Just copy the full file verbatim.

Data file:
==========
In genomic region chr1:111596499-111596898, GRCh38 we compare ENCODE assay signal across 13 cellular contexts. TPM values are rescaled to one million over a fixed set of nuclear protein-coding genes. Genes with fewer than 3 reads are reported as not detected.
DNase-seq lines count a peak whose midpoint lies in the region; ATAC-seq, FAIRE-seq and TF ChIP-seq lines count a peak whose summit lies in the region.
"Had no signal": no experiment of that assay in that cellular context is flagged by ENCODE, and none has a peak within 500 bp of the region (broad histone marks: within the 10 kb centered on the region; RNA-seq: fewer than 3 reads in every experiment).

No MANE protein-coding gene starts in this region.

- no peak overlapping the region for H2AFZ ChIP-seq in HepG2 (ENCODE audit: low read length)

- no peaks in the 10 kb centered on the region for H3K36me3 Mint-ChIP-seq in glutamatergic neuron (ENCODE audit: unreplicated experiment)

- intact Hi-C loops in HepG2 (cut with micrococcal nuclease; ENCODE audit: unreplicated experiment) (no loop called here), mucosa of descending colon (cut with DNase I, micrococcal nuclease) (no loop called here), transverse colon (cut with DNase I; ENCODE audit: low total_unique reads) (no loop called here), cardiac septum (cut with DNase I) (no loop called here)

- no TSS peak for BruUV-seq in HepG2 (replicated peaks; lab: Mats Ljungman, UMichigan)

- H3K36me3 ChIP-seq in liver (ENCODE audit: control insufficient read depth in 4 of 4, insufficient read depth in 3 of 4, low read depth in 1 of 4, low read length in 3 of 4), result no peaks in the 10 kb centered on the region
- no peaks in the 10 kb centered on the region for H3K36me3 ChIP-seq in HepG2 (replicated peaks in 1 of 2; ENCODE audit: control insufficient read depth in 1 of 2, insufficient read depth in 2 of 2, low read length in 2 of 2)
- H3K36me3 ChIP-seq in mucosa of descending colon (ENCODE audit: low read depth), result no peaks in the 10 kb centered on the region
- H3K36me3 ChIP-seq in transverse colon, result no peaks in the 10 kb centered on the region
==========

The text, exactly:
In genomic region chr1:111596499-111596898, GRCh38 we compare ENCODE assay signal across 13 cellular contexts. TPM values are rescaled to one million over a fixed set of nuclear protein-coding genes. Genes with fewer than 3 reads are reported as not detected.
DNase-seq lines count a peak whose midpoint lies in the region; ATAC-seq, FAIRE-seq and TF ChIP-seq lines count a peak whose summit lies in the region.
"Had no signal": no experiment of that assay in that cellular context is flagged by ENCODE, and none has a peak within 500 bp of the region (broad histone marks: within the 10 kb centered on the region; RNA-seq: fewer than 3 reads in every experiment).

No MANE protein-coding gene starts in this region.

- no peak overlapping the region for H2AFZ ChIP-seq in HepG2 (ENCODE audit: low read length)

- no peaks in the 10 kb centered on the region for H3K36me3 Mint-ChIP-seq in glutamatergic neuron (ENCODE audit: unreplicated experiment)

- intact Hi-C loops in HepG2 (cut with micrococcal nuclease; ENCODE audit: unreplicated experiment) (no loop called here), mucosa of descending colon (cut with DNase I, micrococcal nuclease) (no loop called here), transverse colon (cut with DNase I; ENCODE audit: low total_unique reads) (no loop called here), cardiac septum (cut with DNase I) (no loop called here)

- no TSS peak for BruUV-seq in HepG2 (replicated peaks; lab: Mats Ljungman, UMichigan)

- H3K36me3 ChIP-seq in liver (ENCODE audit: control insufficient read depth in 4 of 4, insufficient read depth in 3 of 4, low read depth in 1 of 4, low read length in 3 of 4), result no peaks in the 10 kb centered on the region
- no peaks in the 10 kb centered on the region for H3K36me3 ChIP-seq in HepG2 (replicated peaks in 1 of 2; ENCODE audit: control insufficient read depth in 1 of 2, insufficient read depth in 2 of 2, low read length in 2 of 2)
- H3K36me3 ChIP-seq in mucosa of descending colon (ENCODE audit: low read depth), result no peaks in the 10 kb centered on the region
- H3K36me3 ChIP-seq in transverse colon, result no peaks in the 10 kb centered on the region